• Pulse loyalty program rolling out in 2020 for users who pay on time and spend responsibly. Increased payment flexibility, no upfront payments, exclusive discounts and promotions.
Credit cards Rewards and perks:
  • Rewards programs, including frequent flyer and store rewards
  • Airport Lounge access
  • Concierge
  • Discounted annual fee
  • Free supplementary cards
  • Partner brand discounts
  • Access to special Events   
  • VIP Seating
  • Fraud protection
  • Free domestic or international travel insurance
  • Extended warranty
  • Purchase protection insurance
  • Rental car excess insurance
  • Transit accident insurance
  • Guaranteed pricing scheme
  • Winner = credit cards

Afterpay is a one-size-fits-all style payment platform compared to the variety of credit cards available in Australia. Its purpose is to aid you in paying off your purchases in smaller, planned payment increments. If this is all you are looking for, then Afterpay may be a better suit for your finances. Afterpay is rolling out its loyalty program in 2020, which will offer customers smaller-scale perks and rewards like a credit card. However, if you’re looking for greater flexibility, perks and rewards, you may want to consider a credit card.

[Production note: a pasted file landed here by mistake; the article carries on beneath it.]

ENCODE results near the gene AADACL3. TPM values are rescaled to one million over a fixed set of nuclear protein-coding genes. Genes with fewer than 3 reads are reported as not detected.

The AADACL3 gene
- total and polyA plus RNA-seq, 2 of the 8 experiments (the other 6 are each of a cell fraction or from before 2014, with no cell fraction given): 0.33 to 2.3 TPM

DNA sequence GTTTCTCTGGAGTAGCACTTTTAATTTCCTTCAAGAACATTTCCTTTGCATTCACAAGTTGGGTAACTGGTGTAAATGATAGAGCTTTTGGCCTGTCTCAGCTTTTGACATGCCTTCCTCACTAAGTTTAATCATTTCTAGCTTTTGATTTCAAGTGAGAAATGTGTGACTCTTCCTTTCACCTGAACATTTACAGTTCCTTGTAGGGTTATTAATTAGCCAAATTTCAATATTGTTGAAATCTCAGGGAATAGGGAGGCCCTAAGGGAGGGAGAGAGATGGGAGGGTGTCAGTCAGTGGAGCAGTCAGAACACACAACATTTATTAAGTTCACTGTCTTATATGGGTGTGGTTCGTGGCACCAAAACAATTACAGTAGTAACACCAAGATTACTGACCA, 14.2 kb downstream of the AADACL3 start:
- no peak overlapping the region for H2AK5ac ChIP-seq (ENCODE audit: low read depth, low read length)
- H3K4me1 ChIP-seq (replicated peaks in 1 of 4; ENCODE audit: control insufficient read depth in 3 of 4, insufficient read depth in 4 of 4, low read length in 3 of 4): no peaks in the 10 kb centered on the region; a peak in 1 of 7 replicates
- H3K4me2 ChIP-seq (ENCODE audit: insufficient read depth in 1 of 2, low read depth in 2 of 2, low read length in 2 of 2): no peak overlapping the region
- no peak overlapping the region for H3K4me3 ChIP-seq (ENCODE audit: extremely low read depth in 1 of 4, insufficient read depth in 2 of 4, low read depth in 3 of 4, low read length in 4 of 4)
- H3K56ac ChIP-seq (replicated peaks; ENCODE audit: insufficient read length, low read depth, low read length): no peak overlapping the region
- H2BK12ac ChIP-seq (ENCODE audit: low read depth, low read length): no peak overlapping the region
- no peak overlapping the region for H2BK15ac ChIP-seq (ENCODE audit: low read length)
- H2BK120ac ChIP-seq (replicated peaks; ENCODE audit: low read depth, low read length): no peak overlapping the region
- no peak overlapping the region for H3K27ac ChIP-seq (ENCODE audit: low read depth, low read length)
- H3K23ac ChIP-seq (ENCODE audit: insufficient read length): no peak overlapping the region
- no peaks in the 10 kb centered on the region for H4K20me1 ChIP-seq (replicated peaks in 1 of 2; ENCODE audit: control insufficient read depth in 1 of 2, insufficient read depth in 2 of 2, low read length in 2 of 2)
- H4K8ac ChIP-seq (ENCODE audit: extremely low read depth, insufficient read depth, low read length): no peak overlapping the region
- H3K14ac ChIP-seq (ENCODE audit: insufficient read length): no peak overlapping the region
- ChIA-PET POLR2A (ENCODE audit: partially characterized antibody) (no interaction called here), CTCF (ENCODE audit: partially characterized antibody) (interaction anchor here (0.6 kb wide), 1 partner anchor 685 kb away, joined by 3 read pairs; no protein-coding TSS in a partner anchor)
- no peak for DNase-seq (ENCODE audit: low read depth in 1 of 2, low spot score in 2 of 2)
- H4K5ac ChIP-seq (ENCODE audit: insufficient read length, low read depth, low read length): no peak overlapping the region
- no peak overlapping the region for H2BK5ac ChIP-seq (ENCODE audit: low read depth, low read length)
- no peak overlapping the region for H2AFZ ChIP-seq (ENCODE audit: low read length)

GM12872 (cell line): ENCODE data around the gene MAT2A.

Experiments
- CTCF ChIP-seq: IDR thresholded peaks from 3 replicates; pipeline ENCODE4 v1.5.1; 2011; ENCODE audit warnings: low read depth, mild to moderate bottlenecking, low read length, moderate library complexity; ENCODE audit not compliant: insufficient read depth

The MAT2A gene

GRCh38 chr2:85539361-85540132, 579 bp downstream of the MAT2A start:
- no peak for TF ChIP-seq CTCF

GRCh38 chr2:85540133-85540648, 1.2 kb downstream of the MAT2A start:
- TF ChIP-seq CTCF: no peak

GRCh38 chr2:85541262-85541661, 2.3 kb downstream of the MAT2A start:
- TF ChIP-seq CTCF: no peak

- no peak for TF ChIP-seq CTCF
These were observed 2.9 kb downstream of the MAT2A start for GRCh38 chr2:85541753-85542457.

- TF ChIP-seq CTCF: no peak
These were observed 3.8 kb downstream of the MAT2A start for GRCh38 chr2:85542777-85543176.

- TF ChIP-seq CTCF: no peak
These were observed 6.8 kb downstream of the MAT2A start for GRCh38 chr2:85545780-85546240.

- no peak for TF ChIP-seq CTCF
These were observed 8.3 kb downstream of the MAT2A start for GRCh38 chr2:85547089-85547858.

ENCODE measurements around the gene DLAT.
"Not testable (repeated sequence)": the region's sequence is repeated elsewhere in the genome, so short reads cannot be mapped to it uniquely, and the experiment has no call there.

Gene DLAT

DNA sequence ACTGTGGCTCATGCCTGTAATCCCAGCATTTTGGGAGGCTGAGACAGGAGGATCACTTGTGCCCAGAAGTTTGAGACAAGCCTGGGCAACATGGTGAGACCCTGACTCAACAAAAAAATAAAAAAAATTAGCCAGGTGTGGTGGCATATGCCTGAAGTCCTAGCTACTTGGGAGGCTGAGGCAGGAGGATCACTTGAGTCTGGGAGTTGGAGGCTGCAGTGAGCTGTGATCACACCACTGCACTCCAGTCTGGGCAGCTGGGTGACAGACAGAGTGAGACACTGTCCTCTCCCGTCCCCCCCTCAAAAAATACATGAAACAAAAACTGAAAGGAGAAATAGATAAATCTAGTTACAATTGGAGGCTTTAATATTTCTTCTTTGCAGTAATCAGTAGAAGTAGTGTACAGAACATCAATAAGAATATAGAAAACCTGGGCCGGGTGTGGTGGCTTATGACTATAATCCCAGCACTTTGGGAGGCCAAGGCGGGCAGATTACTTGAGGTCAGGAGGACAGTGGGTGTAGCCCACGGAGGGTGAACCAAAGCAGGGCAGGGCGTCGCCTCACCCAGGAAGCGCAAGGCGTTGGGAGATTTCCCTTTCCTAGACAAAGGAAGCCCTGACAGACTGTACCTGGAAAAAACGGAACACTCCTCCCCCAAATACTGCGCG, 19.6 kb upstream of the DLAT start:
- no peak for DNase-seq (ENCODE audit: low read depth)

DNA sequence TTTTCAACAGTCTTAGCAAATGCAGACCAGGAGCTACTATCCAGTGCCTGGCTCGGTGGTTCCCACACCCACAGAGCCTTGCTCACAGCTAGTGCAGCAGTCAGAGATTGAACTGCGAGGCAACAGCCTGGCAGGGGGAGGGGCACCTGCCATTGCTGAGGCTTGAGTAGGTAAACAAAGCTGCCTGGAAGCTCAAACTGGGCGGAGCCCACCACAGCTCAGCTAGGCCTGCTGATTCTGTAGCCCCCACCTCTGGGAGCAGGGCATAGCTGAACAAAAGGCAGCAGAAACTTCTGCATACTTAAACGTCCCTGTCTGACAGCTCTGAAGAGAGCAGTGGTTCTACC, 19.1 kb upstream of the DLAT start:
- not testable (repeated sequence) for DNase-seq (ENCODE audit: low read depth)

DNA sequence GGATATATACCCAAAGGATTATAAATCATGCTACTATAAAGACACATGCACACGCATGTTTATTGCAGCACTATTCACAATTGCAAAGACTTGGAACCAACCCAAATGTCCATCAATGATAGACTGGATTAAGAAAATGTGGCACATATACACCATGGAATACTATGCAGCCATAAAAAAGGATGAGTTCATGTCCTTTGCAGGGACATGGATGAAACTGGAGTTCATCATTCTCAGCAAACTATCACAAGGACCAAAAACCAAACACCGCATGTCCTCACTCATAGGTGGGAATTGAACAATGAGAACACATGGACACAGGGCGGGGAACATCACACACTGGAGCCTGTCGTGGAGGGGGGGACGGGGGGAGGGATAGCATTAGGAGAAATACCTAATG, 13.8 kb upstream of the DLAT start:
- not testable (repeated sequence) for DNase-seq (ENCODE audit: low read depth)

Keep in mind that these perks and rewards may come from rewards or premium credit cards that typically carry higher interest rates or annual fees, as these costs help to fund these programs. It’s generally accepted that you’ll pay a little more for the bigger perks, but the perks themselves should ideally outweigh the card costs.

Applications: credit cards versus Afterpay

Afterpay Eligibility criteria:
  • Be over 18